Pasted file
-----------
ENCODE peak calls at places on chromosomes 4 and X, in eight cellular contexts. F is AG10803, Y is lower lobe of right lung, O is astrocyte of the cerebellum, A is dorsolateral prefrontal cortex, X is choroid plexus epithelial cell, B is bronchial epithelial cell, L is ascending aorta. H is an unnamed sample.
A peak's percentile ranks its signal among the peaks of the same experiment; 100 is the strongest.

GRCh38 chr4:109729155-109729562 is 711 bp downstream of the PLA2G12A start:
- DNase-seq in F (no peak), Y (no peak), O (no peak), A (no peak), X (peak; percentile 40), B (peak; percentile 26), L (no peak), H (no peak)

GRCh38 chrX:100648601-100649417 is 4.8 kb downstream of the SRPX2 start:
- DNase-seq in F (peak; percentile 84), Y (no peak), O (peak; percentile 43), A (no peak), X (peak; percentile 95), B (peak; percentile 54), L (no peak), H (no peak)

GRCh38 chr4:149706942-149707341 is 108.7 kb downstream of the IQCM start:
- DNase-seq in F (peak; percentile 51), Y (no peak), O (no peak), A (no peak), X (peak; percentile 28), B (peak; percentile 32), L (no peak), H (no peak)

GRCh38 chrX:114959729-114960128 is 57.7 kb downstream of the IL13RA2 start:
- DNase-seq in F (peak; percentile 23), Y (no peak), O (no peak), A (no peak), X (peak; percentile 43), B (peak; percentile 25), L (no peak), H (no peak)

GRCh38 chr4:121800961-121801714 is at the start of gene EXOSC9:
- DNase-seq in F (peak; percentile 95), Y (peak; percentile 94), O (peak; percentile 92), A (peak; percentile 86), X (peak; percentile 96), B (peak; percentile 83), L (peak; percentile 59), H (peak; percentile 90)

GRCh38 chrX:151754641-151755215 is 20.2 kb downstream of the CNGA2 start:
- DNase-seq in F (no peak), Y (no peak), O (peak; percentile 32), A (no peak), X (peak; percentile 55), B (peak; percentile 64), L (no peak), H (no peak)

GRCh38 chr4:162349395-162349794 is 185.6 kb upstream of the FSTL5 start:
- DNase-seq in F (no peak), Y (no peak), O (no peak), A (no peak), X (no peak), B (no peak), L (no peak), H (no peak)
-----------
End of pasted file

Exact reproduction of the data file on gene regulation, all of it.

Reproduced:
ENCODE peak calls at places on chromosomes 4 and X, in eight cellular contexts. F is AG10803, Y is lower lobe of right lung, O is astrocyte of the cerebellum, A is dorsolateral prefrontal cortex, X is choroid plexus epithelial cell, B is bronchial epithelial cell, L is ascending aorta. H is an unnamed sample.
A peak's percentile ranks its signal among the peaks of the same experiment; 100 is the strongest.

GRCh38 chr4:109729155-109729562 is 711 bp downstream of the PLA2G12A start:
- DNase-seq in F (no peak), Y (no peak), O (no peak), A (no peak), X (peak; percentile 40), B (peak; percentile 26), L (no peak), H (no peak)

GRCh38 chrX:100648601-100649417 is 4.8 kb downstream of the SRPX2 start:
- DNase-seq in F (peak; percentile 84), Y (no peak), O (peak; percentile 43), A (no peak), X (peak; percentile 95), B (peak; percentile 54), L (no peak), H (no peak)

GRCh38 chr4:149706942-149707341 is 108.7 kb downstream of the IQCM start:
- DNase-seq in F (peak; percentile 51), Y (no peak), O (no peak), A (no peak), X (peak; percentile 28), B (peak; percentile 32), L (no peak), H (no peak)

GRCh38 chrX:114959729-114960128 is 57.7 kb downstream of the IL13RA2 start:
- DNase-seq in F (peak; percentile 23), Y (no peak), O (no peak), A (no peak), X (peak; percentile 43), B (peak; percentile 25), L (no peak), H (no peak)

GRCh38 chr4:121800961-121801714 is at the start of gene EXOSC9:
- DNase-seq in F (peak; percentile 95), Y (peak; percentile 94), O (peak; percentile 92), A (peak; percentile 86), X (peak; percentile 96), B (peak; percentile 83), L (peak; percentile 59), H (peak; percentile 90)

GRCh38 chrX:151754641-151755215 is 20.2 kb downstream of the CNGA2 start:
- DNase-seq in F (no peak), Y (no peak), O (peak; percentile 32), A (no peak), X (peak; percentile 55), B (peak; percentile 64), L (no peak), H (no peak)

GRCh38 chr4:162349395-162349794 is 185.6 kb upstream of the FSTL5 start:
- DNase-seq in F (no peak), Y (no peak), O (no peak), A (no peak), X (no peak), B (no peak), L (no peak), H (no peak)